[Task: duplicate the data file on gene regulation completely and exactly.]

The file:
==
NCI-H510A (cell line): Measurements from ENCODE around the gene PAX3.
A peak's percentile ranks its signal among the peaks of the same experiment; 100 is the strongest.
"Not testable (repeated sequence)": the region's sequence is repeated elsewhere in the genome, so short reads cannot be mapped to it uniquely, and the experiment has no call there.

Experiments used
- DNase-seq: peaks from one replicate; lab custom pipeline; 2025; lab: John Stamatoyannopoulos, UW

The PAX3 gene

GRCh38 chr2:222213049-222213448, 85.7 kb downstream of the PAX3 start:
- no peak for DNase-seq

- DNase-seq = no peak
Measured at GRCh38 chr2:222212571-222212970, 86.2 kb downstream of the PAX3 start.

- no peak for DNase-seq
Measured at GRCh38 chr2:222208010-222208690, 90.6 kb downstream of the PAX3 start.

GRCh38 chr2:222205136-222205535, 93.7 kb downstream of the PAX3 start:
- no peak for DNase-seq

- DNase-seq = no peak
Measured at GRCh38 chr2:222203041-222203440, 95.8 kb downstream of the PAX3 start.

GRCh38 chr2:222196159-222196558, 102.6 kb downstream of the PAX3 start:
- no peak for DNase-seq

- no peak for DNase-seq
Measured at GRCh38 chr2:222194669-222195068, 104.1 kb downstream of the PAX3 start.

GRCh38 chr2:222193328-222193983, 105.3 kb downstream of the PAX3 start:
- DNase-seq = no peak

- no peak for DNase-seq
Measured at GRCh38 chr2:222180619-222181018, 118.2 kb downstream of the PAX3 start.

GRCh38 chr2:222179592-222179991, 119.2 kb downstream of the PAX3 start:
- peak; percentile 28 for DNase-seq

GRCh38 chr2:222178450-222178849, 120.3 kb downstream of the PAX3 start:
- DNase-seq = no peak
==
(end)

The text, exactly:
NCI-H510A (cell line): Measurements from ENCODE around the gene PAX3.
A peak's percentile ranks its signal among the peaks of the same experiment; 100 is the strongest.
"Not testable (repeated sequence)": the region's sequence is repeated elsewhere in the genome, so short reads cannot be mapped to it uniquely, and the experiment has no call there.

Experiments used
- DNase-seq: peaks from one replicate; lab custom pipeline; 2025; lab: John Stamatoyannopoulos, UW

The PAX3 gene

GRCh38 chr2:222213049-222213448, 85.7 kb downstream of the PAX3 start:
- no peak for DNase-seq

- DNase-seq = no peak
Measured at GRCh38 chr2:222212571-222212970, 86.2 kb downstream of the PAX3 start.

- no peak for DNase-seq
Measured at GRCh38 chr2:222208010-222208690, 90.6 kb downstream of the PAX3 start.

GRCh38 chr2:222205136-222205535, 93.7 kb downstream of the PAX3 start:
- no peak for DNase-seq

- DNase-seq = no peak
Measured at GRCh38 chr2:222203041-222203440, 95.8 kb downstream of the PAX3 start.

GRCh38 chr2:222196159-222196558, 102.6 kb downstream of the PAX3 start:
- no peak for DNase-seq

- no peak for DNase-seq
Measured at GRCh38 chr2:222194669-222195068, 104.1 kb downstream of the PAX3 start.

GRCh38 chr2:222193328-222193983, 105.3 kb downstream of the PAX3 start:
- DNase-seq = no peak

- no peak for DNase-seq
Measured at GRCh38 chr2:222180619-222181018, 118.2 kb downstream of the PAX3 start.

GRCh38 chr2:222179592-222179991, 119.2 kb downstream of the PAX3 start:
- peak; percentile 28 for DNase-seq

GRCh38 chr2:222178450-222178849, 120.3 kb downstream of the PAX3 start:
- DNase-seq = no peak